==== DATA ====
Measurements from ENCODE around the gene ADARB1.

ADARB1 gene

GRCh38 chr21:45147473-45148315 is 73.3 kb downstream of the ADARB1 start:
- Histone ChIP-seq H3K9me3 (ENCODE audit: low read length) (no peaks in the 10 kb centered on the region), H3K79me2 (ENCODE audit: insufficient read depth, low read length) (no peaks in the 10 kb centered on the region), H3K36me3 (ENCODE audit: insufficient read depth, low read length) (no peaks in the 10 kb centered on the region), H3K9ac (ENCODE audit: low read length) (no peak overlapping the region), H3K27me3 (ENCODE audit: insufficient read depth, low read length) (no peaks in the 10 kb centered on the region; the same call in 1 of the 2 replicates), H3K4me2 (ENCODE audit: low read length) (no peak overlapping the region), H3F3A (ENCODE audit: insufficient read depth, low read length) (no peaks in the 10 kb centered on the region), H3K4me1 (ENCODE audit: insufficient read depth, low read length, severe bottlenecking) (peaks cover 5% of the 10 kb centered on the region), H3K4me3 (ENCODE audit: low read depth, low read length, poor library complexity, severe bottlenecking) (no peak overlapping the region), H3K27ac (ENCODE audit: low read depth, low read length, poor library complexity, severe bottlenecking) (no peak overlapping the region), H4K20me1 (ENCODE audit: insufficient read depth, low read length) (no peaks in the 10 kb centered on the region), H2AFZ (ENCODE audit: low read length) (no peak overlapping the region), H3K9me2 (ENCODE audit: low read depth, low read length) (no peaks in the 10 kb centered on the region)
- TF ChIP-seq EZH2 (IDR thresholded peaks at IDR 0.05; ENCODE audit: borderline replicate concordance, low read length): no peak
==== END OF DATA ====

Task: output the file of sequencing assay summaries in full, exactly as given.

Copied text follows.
Measurements from ENCODE around the gene ADARB1.

ADARB1 gene

GRCh38 chr21:45147473-45148315 is 73.3 kb downstream of the ADARB1 start:
- Histone ChIP-seq H3K9me3 (ENCODE audit: low read length) (no peaks in the 10 kb centered on the region), H3K79me2 (ENCODE audit: insufficient read depth, low read length) (no peaks in the 10 kb centered on the region), H3K36me3 (ENCODE audit: insufficient read depth, low read length) (no peaks in the 10 kb centered on the region), H3K9ac (ENCODE audit: low read length) (no peak overlapping the region), H3K27me3 (ENCODE audit: insufficient read depth, low read length) (no peaks in the 10 kb centered on the region; the same call in 1 of the 2 replicates), H3K4me2 (ENCODE audit: low read length) (no peak overlapping the region), H3F3A (ENCODE audit: insufficient read depth, low read length) (no peaks in the 10 kb centered on the region), H3K4me1 (ENCODE audit: insufficient read depth, low read length, severe bottlenecking) (peaks cover 5% of the 10 kb centered on the region), H3K4me3 (ENCODE audit: low read depth, low read length, poor library complexity, severe bottlenecking) (no peak overlapping the region), H3K27ac (ENCODE audit: low read depth, low read length, poor library complexity, severe bottlenecking) (no peak overlapping the region), H4K20me1 (ENCODE audit: insufficient read depth, low read length) (no peaks in the 10 kb centered on the region), H2AFZ (ENCODE audit: low read length) (no peak overlapping the region), H3K9me2 (ENCODE audit: low read depth, low read length) (no peaks in the 10 kb centered on the region)
- TF ChIP-seq EZH2 (IDR thresholded peaks at IDR 0.05; ENCODE audit: borderline replicate concordance, low read length): no peak